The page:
HI: Your company offers a wide range of services to clients. How do you balance these services and maintain excellence across a wide range?
GW: Yeah, we try not to be everything to everybody, but at the end of the day, we know that businesses employ other businesses to make money, right? But there’s a right and wrong way to make money. We’re all about efficiency. I’ve got a very small staff that will handle between $40-$50 million, no problem, at a home office. Sometimes the brands are better at certain things than we are — could be at revenue management, quite frankly, because they know that market. So we have to be willing to pivot and not get too ego driven on what we do. But all the services that we provide are because of the handful of very technical individuals that have been in the business. We know some of the big deeper GAAP financial requirements, we can structure an operating statement any way you want, we can do reporting any way you want, because of the nature of who I’ve hired.
But I didn’t stack and pack my corporate offices to feed my ego. The reason I also haven’t done that is because I know there’s a time when things aren’t so good. I didn’t lay a single person off that was salaried in this organization during COVID — in the field as well. We prepare for those bad days by virtue of, you know, hiring individuals who have really great knowledge, but our services are similar to a lot of hotel companies’ services. But what we do, I think better than most, is we drive operating margins, profit, create valuation for that hotel, and don’t do it at the demise – quite the opposite – of service. So we want to be the best in every market that we serve. It’s what the consumer says you are, it’s not what I say you are.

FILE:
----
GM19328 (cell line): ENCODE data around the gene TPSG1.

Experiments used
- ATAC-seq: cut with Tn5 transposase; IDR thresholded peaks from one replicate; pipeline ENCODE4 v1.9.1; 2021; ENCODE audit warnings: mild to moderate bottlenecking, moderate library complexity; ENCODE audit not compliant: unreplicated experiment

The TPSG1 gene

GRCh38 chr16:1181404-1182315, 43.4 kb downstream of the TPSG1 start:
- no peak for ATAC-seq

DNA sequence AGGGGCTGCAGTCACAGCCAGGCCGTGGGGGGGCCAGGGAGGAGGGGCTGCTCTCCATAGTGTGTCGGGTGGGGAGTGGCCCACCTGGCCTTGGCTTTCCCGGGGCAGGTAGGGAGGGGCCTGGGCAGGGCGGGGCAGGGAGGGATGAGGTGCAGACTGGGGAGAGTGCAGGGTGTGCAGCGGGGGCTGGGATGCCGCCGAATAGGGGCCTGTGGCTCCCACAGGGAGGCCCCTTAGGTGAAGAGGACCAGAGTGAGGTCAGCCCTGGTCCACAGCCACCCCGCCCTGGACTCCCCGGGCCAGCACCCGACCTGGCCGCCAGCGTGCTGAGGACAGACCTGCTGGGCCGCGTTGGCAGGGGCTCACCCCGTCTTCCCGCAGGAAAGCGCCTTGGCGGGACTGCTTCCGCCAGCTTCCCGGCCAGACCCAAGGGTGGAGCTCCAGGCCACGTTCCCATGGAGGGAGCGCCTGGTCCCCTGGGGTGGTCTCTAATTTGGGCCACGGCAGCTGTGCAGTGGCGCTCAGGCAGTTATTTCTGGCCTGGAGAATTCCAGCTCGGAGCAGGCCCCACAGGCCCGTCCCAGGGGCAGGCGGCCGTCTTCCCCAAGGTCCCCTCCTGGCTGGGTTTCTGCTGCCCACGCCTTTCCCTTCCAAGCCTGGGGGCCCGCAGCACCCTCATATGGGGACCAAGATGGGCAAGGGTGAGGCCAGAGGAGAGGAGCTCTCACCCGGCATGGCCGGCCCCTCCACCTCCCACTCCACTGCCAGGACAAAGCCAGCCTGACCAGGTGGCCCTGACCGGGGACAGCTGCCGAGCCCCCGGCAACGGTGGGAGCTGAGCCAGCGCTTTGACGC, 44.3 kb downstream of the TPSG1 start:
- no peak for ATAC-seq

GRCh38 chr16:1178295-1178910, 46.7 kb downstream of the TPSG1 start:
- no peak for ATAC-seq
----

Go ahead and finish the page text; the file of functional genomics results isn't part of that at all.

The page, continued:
HI: So, we’re here at a food and beverage conference. I would love to hear about challenges that you’re facing on that side and how you’re approaching them.
GW: Look obviously, you know, labor is the word of the day. Again, with meeting individuals at BITAC, we got into pay entry through Adams Keegan. Adams Keegan helped us with pay entry, which allows an individual to get paid for that night’s performance immediately in their account. A lot of our staff are hourly; half of them are salaried. And those individuals that are hourly are often paycheck to paycheck. So if they have a crisis or something that happens, and they need their money now, we’re able to accommodate that. So we think over time, that’s going to really help with our turnover, which is important.
But the challenge has been, obviously, price escalation. The good news is we’ve been able to adjust our pricing on menus. You’ve seen it everywhere. I mean, you go to breakfast, sometimes you’re looking at the menu and it’s just meat for 50 bucks? So it’s kind of crazy when you look at that, but we’ve been able to really accommodate those higher costs, with higher menu prices. So I would say most hotels have benefited in terms of profit because of those things. Now, all that being said, if you have lower capacity, that may not be a bad thing. If you can charge higher rates, would you rather have two rooms sold at $100, $50 each or one room sold at $100? So it’s kind of the same thinking.
But look, the commodities business, if you’re talking about eggs, or talking about juice, or talking about proteins, it’s up and down, and eventually, it is going to get back to a normalized situation. I don’t think wages are going to change much. I think once people get to a certain level of a wage, they’ve taken a bite out of that apple, they’re not going back. So welcome to a new normal in terms of what we charge, and how much we have to pay for this product and services.
But I think I’m an optimist by nature. So I think when people see their 401k is decimated, that scared a lot of people, they’re gonna come back. Some of those retirees may say “I want to get back in the workforce.” They didn’t like the retirement anyway. And maybe they’ll work one to two days. That’s going to help, and with tech companies laying off right now, 10 or 20% of their workforce, somebody just lost income. And it’ll pull back a little bit. We do need to open up and figure out some immigration reform that hasn’t been done since the, call it the mid 80s or earlier, depending on what act you’re talking about. That’s got to open up. We got to figure that out. There’s some amazing, amazing individuals, and we’re all using them.
HI: What are the trends that you’re seeing in 2023 in the industry? That can be in F&B or throughout the entire industry.